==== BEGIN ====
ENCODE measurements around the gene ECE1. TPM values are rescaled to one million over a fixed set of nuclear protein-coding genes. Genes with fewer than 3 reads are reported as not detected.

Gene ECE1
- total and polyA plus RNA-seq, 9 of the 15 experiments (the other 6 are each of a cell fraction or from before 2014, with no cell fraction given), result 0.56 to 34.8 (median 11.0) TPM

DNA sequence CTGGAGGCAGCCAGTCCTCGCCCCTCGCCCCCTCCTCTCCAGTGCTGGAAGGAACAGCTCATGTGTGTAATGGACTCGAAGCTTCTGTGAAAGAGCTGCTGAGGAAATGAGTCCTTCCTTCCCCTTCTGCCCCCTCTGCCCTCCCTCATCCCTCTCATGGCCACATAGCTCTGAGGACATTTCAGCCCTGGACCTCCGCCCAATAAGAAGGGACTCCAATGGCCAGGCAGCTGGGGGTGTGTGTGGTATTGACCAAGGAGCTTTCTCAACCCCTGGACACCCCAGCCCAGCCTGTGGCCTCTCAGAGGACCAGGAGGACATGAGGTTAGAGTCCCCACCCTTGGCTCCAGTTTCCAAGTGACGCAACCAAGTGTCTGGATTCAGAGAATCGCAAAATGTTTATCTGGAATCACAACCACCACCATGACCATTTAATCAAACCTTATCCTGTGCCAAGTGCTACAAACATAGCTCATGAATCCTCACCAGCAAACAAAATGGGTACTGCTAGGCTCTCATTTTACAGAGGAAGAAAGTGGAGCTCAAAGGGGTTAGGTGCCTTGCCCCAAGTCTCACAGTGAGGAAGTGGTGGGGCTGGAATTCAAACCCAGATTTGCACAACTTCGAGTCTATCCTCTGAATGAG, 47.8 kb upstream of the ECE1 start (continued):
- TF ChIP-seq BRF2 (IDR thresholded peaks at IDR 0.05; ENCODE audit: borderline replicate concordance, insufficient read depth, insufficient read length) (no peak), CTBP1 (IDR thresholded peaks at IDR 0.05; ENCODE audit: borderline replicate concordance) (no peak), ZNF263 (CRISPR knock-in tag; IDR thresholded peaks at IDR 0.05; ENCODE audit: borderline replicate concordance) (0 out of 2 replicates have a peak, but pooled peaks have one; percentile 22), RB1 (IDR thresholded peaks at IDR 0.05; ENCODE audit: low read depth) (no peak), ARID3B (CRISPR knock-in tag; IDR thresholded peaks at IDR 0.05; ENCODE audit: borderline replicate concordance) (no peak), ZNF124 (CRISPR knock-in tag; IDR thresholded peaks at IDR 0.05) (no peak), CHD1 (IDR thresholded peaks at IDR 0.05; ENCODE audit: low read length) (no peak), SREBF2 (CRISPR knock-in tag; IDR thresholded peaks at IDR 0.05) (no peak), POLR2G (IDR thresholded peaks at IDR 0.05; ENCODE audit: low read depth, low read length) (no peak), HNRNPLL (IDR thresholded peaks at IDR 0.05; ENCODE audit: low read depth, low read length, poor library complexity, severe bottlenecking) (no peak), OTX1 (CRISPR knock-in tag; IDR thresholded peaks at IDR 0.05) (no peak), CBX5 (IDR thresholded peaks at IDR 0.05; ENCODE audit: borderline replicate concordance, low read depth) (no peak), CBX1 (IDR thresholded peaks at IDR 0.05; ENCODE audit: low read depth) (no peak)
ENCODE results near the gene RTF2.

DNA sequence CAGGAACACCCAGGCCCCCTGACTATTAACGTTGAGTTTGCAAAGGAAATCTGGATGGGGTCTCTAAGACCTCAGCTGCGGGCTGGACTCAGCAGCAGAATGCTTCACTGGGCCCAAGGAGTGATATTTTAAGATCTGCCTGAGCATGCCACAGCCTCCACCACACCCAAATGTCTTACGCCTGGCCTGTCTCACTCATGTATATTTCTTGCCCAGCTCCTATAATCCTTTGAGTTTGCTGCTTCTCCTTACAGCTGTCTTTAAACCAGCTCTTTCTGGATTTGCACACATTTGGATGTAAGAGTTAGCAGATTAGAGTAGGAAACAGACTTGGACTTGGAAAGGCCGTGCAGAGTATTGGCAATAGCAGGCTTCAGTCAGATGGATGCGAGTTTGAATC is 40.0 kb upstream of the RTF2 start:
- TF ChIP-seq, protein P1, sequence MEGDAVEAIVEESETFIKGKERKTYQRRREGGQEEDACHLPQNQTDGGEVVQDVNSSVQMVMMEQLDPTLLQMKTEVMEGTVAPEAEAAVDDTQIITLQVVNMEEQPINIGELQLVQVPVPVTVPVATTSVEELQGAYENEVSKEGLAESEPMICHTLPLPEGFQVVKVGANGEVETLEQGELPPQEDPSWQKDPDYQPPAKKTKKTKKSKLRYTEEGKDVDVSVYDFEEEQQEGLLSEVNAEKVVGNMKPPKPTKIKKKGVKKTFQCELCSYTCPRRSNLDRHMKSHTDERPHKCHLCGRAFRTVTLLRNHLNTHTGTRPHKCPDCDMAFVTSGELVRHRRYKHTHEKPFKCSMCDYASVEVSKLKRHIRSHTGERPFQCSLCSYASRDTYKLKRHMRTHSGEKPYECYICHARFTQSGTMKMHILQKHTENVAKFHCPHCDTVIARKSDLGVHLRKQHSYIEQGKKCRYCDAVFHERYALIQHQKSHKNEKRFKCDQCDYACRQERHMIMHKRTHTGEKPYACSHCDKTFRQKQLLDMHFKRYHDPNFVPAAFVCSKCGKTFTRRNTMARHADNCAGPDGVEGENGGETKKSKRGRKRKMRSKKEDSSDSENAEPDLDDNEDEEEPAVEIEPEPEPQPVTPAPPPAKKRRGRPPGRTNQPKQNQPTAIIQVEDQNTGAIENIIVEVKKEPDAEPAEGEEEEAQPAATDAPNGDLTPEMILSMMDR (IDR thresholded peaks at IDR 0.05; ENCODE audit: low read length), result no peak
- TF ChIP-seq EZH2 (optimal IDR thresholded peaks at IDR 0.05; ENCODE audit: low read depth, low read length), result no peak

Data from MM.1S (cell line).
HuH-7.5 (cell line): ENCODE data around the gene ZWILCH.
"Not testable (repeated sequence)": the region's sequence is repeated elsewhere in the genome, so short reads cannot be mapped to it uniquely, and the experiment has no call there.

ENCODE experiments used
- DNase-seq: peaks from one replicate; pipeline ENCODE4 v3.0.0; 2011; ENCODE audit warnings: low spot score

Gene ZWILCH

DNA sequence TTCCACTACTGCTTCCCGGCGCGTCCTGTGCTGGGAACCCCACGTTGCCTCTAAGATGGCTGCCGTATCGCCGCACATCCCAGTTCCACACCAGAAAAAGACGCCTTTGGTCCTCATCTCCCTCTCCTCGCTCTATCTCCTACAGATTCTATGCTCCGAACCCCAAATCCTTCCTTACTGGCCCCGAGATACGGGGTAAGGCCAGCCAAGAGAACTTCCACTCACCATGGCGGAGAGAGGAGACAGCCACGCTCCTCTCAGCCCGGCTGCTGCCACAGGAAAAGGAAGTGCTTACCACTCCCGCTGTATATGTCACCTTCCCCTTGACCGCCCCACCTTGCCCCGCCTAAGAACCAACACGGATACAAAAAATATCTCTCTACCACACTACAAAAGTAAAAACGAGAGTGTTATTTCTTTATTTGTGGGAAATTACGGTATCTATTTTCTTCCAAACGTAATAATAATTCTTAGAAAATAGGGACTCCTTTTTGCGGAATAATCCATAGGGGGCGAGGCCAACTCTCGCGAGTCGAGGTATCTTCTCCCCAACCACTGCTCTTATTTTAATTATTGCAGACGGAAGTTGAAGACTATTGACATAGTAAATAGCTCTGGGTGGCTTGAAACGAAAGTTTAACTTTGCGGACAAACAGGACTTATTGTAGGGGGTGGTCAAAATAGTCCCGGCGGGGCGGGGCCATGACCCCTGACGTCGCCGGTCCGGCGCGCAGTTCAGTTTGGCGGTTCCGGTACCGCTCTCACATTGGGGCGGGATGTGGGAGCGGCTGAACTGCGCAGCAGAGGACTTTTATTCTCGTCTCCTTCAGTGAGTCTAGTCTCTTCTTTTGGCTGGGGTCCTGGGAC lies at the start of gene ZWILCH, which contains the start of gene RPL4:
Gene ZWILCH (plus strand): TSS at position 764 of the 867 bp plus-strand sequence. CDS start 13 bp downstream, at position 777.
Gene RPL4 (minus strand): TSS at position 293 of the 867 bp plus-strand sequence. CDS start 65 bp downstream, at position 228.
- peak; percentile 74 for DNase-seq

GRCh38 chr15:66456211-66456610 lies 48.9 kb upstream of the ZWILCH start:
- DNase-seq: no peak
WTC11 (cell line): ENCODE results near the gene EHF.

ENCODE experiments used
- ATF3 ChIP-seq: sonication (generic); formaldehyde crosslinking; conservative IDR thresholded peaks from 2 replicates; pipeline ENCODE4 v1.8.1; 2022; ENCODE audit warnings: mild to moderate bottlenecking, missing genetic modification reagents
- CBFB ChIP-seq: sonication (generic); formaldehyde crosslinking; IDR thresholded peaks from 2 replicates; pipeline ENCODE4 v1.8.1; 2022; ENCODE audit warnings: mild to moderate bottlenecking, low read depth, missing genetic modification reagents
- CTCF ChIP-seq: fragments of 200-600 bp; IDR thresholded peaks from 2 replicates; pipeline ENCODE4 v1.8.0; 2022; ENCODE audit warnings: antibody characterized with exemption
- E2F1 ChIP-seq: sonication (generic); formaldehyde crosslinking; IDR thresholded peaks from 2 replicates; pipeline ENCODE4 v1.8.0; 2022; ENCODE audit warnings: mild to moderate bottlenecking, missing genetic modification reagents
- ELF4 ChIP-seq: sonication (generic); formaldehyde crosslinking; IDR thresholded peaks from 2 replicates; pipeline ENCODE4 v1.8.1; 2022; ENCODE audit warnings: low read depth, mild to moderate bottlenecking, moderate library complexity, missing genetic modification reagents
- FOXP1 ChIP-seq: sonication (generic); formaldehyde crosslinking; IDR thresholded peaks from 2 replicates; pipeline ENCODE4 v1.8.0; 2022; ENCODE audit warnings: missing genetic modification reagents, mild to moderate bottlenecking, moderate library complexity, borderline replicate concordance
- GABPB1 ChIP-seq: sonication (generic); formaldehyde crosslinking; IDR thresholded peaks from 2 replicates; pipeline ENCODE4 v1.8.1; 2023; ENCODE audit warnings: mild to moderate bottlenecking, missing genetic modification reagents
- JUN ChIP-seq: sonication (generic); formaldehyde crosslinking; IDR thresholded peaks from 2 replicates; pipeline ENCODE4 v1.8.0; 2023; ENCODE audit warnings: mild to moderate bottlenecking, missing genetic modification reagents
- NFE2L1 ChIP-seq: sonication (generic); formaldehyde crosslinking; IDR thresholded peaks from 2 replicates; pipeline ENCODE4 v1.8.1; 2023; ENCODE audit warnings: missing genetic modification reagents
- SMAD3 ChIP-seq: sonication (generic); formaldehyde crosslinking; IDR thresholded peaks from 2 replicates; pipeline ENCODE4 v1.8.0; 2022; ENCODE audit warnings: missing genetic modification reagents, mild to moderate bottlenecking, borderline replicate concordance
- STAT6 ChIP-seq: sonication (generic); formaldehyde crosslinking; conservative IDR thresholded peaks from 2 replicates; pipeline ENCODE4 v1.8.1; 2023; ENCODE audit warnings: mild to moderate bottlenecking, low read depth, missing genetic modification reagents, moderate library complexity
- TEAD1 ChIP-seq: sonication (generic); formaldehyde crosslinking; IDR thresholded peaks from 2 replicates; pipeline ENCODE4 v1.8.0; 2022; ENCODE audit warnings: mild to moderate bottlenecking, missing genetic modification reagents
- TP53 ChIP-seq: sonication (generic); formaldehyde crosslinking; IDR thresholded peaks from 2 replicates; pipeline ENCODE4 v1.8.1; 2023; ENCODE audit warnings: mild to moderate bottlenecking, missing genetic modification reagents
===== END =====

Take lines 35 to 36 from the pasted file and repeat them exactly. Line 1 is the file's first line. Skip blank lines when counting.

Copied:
- TEAD1 ChIP-seq: sonication (generic); formaldehyde crosslinking; IDR thresholded peaks from 2 replicates; pipeline ENCODE4 v1.8.0; 2022; ENCODE audit warnings: mild to moderate bottlenecking, missing genetic modification reagents
- TP53 ChIP-seq: sonication (generic); formaldehyde crosslinking; IDR thresholded peaks from 2 replicates; pipeline ENCODE4 v1.8.1; 2023; ENCODE audit warnings: mild to moderate bottlenecking, missing genetic modification reagents